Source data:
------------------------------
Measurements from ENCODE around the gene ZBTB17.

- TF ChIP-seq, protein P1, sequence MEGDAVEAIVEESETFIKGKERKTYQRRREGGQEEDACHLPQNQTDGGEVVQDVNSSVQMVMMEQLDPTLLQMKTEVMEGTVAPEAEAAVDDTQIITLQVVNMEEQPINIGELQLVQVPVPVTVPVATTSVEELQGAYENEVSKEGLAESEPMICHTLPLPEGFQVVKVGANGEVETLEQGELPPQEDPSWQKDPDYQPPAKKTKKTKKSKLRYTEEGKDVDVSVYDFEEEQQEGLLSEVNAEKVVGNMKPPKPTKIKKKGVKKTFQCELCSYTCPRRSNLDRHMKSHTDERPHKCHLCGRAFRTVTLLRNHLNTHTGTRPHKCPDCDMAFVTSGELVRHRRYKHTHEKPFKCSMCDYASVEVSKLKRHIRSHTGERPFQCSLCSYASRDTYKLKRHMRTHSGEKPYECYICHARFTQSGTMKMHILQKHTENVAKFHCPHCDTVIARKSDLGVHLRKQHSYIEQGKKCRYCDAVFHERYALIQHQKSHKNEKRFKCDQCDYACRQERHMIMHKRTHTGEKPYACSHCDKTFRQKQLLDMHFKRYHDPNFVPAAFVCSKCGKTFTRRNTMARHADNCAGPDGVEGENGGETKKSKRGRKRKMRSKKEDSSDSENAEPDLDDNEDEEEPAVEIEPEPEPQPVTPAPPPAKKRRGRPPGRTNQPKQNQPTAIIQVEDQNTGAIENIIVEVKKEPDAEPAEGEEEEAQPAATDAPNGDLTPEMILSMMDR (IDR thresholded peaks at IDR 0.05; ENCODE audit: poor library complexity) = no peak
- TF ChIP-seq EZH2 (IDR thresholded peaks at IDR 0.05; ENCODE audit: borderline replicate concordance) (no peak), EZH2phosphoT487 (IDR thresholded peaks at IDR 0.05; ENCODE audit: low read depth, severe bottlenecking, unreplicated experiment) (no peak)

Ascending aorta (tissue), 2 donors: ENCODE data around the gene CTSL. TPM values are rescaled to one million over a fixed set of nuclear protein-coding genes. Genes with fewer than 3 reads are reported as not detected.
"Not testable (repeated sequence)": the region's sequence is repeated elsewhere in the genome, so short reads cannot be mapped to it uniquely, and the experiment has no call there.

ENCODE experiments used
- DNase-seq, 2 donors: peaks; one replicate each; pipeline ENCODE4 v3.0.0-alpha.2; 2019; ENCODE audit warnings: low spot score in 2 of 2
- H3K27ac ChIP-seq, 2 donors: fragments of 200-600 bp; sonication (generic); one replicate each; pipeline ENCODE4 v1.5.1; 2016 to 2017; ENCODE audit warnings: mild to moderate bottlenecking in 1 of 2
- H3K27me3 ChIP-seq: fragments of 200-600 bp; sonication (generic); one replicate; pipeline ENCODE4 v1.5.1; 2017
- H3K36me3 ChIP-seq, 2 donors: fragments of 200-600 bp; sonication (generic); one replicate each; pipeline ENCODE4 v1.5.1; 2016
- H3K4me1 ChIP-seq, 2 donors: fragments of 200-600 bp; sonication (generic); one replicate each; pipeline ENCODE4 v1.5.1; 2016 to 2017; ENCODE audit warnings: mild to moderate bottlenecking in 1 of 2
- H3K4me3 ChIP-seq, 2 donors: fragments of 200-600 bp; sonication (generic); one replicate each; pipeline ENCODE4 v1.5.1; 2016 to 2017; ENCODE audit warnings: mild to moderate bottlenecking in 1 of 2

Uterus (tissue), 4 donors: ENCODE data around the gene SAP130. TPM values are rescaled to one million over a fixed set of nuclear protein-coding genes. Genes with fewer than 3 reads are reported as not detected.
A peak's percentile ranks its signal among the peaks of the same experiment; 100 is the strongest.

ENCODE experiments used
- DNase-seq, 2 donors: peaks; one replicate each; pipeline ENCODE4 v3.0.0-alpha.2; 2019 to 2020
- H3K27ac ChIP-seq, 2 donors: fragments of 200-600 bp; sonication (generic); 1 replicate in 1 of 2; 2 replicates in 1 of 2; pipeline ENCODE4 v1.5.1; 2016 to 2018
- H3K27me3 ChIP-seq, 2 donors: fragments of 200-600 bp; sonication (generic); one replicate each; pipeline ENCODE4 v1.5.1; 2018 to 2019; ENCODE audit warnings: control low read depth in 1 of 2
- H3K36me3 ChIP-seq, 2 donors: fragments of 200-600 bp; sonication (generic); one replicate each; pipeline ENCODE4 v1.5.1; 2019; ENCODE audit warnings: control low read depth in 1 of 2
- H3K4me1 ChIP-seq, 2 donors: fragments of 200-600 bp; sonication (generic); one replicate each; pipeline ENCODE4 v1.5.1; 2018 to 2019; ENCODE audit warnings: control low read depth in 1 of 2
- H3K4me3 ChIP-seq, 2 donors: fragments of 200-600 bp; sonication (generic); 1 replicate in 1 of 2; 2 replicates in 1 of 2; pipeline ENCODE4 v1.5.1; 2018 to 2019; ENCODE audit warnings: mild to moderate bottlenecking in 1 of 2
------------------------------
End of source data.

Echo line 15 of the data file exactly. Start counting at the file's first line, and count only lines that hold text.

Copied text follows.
ENCODE experiments used